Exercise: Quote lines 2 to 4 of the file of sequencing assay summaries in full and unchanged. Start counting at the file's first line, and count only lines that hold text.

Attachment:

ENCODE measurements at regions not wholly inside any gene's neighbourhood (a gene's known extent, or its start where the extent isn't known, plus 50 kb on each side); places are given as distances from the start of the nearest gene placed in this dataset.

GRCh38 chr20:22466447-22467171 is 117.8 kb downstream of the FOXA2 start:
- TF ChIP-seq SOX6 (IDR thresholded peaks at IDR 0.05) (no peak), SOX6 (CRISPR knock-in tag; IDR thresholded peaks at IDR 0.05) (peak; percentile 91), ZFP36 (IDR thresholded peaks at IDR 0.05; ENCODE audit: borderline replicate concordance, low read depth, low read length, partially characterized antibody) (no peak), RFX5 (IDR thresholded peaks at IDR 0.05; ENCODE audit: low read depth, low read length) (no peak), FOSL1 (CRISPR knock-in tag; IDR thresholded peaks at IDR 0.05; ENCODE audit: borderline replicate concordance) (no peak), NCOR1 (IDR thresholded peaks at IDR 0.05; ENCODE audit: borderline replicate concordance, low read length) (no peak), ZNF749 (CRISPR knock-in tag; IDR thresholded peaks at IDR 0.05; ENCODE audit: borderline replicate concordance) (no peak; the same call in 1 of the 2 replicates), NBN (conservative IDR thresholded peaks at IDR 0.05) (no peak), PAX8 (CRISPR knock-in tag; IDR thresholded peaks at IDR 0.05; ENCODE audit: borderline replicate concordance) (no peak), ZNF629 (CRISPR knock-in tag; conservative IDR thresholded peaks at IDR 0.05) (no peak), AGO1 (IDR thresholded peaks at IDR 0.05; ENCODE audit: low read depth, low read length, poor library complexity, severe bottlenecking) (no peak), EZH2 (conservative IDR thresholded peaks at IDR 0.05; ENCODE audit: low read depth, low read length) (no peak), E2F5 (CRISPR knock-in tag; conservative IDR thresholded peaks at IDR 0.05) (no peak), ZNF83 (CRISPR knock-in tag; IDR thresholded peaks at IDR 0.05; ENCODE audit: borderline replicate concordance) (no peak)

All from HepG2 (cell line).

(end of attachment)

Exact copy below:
GRCh38 chr20:22466447-22467171 is 117.8 kb downstream of the FOXA2 start:
- TF ChIP-seq SOX6 (IDR thresholded peaks at IDR 0.05) (no peak), SOX6 (CRISPR knock-in tag; IDR thresholded peaks at IDR 0.05) (peak; percentile 91), ZFP36 (IDR thresholded peaks at IDR 0.05; ENCODE audit: borderline replicate concordance, low read depth, low read length, partially characterized antibody) (no peak), RFX5 (IDR thresholded peaks at IDR 0.05; ENCODE audit: low read depth, low read length) (no peak), FOSL1 (CRISPR knock-in tag; IDR thresholded peaks at IDR 0.05; ENCODE audit: borderline replicate concordance) (no peak), NCOR1 (IDR thresholded peaks at IDR 0.05; ENCODE audit: borderline replicate concordance, low read length) (no peak), ZNF749 (CRISPR knock-in tag; IDR thresholded peaks at IDR 0.05; ENCODE audit: borderline replicate concordance) (no peak; the same call in 1 of the 2 replicates), NBN (conservative IDR thresholded peaks at IDR 0.05) (no peak), PAX8 (CRISPR knock-in tag; IDR thresholded peaks at IDR 0.05; ENCODE audit: borderline replicate concordance) (no peak), ZNF629 (CRISPR knock-in tag; conservative IDR thresholded peaks at IDR 0.05) (no peak), AGO1 (IDR thresholded peaks at IDR 0.05; ENCODE audit: low read depth, low read length, poor library complexity, severe bottlenecking) (no peak), EZH2 (conservative IDR thresholded peaks at IDR 0.05; ENCODE audit: low read depth, low read length) (no peak), E2F5 (CRISPR knock-in tag; conservative IDR thresholded peaks at IDR 0.05) (no peak), ZNF83 (CRISPR knock-in tag; IDR thresholded peaks at IDR 0.05; ENCODE audit: borderline replicate concordance) (no peak)

All from HepG2 (cell line).